Victor | 09.01.15 @ 16:37
This is good information to have for people that are new home owners or buying a second home.
Apryl | 09.01.15 @ 16:37
Nope, will stick with once a month, thank you.
Alec | 09.01.15 @ 16:45
My Lovie and I will be looking in to buying a home fairly soon so this article is a big help. I'd definitely be paying as much as I could per month towards the mortgage, but I agree that any extra money should go in savings. It's saddening to think about how much extra people with a bimonthly payment wasted that could have gone towards other bills or the mortgage the correct way!
gracie | 09.01.15 @ 16:54
I have never felt like bi-monthly payments were a good fit for me and this articles certainly did a great job highlighting the reasons that other options may be a better financial fit in the long run!
trish | 09.01.15 @ 17:07
We were highly recommended to go this route by our lender. I mean, they almost force fed it to us. We declined. After reading this, I am still happy with our decision.
Angie | 09.01.15 @ 18:25
I've always wondered why I'd want to pay someone else to do something that I could easily do myself. The information about prepayment not being very advantageous is surprising to me, though.
Christina | 09.01.15 @ 20:30
Thanks for all the information. We are in process of buying a home. I'm glad to have read this first.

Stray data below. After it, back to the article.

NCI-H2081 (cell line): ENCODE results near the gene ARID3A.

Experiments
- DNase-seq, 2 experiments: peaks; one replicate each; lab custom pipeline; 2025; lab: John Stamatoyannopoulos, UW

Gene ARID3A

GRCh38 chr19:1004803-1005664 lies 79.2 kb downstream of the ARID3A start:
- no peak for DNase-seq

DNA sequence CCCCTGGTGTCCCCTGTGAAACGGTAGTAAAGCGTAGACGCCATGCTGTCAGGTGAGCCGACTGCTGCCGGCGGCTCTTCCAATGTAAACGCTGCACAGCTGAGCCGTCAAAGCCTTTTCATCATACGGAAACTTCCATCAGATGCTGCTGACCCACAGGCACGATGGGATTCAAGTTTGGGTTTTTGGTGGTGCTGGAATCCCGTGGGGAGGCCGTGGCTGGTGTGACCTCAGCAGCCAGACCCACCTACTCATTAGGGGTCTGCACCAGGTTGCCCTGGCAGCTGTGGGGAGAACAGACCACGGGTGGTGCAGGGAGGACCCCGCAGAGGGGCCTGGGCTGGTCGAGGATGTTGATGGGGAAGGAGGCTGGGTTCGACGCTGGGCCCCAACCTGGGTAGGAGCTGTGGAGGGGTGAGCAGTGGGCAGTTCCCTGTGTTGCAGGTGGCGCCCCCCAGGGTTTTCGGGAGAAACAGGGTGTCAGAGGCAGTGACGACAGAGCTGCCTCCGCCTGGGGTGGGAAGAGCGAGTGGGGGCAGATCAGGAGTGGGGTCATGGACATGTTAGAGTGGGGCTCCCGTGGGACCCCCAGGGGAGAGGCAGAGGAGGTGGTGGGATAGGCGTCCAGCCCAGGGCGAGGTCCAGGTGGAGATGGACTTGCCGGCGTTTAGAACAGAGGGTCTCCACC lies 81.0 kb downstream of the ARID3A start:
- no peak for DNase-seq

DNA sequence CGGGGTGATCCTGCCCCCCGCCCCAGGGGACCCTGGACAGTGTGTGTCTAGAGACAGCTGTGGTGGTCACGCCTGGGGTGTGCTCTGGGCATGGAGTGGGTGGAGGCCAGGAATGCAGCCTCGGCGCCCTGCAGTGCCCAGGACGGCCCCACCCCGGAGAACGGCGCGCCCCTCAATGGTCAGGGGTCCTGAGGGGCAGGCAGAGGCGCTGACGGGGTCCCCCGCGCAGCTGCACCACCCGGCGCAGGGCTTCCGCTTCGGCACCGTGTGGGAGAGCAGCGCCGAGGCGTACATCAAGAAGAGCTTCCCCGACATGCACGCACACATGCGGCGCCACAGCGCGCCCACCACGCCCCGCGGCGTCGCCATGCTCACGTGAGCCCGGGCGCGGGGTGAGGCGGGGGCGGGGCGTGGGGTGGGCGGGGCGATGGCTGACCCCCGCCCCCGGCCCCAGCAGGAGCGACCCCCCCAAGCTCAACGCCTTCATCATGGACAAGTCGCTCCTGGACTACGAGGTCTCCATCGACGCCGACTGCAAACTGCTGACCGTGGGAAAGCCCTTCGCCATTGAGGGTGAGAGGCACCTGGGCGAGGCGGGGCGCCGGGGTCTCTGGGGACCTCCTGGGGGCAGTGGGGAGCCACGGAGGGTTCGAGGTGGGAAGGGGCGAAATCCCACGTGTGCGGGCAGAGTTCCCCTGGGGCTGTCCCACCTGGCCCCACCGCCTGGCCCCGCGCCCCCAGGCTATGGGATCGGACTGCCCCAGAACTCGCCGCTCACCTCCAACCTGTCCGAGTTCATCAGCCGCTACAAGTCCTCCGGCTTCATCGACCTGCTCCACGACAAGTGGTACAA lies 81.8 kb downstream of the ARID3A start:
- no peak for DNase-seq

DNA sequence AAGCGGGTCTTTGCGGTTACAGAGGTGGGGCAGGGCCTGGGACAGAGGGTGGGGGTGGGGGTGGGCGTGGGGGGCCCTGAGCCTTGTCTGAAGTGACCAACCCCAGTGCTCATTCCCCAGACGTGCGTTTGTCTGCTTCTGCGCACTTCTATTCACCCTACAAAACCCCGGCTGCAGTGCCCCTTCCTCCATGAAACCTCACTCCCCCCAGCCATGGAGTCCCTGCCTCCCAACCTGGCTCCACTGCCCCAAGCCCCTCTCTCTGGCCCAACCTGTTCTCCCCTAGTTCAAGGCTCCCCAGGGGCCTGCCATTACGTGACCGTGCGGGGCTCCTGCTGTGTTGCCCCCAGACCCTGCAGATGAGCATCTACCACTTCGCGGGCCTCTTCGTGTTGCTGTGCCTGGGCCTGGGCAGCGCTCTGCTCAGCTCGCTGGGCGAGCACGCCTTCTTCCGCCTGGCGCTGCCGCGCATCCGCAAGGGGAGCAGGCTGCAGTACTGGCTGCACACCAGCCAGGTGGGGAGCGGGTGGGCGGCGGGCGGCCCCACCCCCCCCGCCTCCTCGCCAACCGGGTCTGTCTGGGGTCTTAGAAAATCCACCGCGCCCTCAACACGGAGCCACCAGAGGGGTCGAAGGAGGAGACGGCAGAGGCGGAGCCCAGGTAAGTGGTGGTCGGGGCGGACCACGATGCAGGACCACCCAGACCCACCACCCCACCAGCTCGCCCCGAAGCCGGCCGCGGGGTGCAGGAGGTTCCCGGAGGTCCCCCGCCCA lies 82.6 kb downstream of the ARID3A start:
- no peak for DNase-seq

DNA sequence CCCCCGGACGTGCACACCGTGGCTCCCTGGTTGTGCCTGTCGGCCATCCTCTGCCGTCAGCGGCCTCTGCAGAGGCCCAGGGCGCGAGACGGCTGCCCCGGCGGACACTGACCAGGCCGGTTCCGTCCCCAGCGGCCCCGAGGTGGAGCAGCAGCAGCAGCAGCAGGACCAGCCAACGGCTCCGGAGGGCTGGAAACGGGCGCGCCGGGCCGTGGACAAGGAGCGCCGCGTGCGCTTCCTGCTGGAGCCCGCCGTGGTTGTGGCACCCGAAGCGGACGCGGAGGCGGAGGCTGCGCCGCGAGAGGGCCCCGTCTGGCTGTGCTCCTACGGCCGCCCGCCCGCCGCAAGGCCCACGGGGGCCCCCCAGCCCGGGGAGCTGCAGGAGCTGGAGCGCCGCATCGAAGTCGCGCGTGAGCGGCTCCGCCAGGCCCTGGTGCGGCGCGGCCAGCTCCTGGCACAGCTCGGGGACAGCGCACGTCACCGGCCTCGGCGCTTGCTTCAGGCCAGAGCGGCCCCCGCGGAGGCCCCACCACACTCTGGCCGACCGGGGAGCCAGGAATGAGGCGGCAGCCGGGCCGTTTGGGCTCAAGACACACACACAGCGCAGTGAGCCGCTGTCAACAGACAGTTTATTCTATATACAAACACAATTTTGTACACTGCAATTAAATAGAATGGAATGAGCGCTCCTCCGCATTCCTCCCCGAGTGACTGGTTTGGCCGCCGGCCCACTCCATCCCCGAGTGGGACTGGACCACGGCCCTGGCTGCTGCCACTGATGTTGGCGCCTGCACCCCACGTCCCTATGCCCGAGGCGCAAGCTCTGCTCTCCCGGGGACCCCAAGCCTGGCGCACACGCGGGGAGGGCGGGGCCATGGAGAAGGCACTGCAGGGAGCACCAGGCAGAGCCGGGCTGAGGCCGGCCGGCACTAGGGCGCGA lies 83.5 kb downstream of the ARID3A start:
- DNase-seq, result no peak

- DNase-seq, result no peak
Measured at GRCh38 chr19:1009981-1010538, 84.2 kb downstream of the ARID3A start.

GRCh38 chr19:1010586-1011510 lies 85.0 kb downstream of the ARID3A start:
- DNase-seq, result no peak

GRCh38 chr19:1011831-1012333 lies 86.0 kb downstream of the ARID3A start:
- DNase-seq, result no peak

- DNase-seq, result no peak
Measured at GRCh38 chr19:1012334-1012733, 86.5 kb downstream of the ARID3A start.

Donnie | 09.01.15 @ 20:30
Good to know. Our next house purchase will be easier.
Rychana Vingia | 09.01.15 @ 20:52
I don't like the idea of making biweekly payments. I don't think I would ever go that route.
Wanda Langley | 09.01.15 @ 22:02
Great information for someone getting ready to buy a house or refinance the one they have already.
Heather | 09.01.15 @ 23:23
Very good information for those who were considering it. I've always been told to just save your money and make one monthly payment towards principal only to cut down the length of your mortgage.
mileaway | 09.03.15 @ 16:54
I do it myself. I don't need to pay a company to make my payments. 99% of all lenders allow you to make no penalty prepayments nowadays. Who and why would anyone take out a loan that didn't allow to you to pay it off early unless they like giving their money away!
$commenter.renderDisplayableName() | 12.06.16 @ 18:23